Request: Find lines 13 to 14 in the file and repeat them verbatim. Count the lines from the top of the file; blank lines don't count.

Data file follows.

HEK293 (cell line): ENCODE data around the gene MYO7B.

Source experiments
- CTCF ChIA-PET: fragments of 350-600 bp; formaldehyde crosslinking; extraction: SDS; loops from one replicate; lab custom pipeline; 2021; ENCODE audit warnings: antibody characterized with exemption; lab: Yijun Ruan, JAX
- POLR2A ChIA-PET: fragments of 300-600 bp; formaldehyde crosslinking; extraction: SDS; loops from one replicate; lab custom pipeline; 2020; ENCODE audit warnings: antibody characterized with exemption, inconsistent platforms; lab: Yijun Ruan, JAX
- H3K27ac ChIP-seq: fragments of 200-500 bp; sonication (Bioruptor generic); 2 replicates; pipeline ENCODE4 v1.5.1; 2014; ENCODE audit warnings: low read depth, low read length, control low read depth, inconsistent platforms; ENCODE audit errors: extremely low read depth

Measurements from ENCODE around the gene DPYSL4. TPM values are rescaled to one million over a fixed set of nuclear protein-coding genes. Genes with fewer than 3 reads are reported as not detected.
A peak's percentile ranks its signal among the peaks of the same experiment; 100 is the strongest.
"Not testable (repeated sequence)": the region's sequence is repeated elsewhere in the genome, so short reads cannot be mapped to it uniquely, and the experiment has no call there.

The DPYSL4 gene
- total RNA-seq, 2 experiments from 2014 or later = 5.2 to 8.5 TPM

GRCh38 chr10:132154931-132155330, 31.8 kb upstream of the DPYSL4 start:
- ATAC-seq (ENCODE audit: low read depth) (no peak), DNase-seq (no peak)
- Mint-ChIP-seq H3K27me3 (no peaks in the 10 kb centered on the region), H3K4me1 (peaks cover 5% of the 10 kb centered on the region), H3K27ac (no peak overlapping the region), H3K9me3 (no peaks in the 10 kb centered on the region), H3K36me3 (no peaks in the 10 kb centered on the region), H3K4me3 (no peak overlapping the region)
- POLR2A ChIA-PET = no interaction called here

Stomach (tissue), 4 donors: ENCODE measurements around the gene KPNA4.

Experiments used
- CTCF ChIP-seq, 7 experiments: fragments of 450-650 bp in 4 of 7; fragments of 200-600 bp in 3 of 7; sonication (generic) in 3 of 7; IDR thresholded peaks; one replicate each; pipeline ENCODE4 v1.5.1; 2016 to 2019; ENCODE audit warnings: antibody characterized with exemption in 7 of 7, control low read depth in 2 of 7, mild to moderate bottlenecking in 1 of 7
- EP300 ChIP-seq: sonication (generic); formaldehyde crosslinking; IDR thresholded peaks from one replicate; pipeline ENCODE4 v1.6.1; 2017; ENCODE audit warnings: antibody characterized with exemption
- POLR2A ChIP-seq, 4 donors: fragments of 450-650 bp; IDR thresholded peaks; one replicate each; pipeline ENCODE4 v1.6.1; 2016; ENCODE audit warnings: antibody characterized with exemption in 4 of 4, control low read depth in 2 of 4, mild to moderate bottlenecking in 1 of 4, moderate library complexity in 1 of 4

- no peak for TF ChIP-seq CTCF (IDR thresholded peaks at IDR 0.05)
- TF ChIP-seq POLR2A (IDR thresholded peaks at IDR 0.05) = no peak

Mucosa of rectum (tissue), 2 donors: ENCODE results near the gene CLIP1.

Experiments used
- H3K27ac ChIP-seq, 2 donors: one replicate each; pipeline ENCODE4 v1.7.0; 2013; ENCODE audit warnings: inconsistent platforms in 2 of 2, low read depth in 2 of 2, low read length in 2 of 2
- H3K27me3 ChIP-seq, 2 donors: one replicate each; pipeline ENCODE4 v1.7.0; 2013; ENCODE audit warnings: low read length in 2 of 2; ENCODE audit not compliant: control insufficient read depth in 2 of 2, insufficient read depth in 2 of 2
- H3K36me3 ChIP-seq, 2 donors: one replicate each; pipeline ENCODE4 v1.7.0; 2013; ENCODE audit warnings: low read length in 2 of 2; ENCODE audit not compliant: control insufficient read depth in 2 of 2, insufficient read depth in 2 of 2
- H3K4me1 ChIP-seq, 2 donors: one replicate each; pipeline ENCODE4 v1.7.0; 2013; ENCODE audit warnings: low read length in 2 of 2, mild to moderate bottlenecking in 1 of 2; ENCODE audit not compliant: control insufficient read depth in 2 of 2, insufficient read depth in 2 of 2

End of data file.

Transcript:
- Mint-ChIP-seq H3K27me3 (no peaks in the 10 kb centered on the region), H3K4me1 (peaks cover 5% of the 10 kb centered on the region), H3K27ac (no peak overlapping the region), H3K9me3 (no peaks in the 10 kb centered on the region), H3K36me3 (no peaks in the 10 kb centered on the region), H3K4me3 (no peak overlapping the region)
- POLR2A ChIA-PET = no interaction called here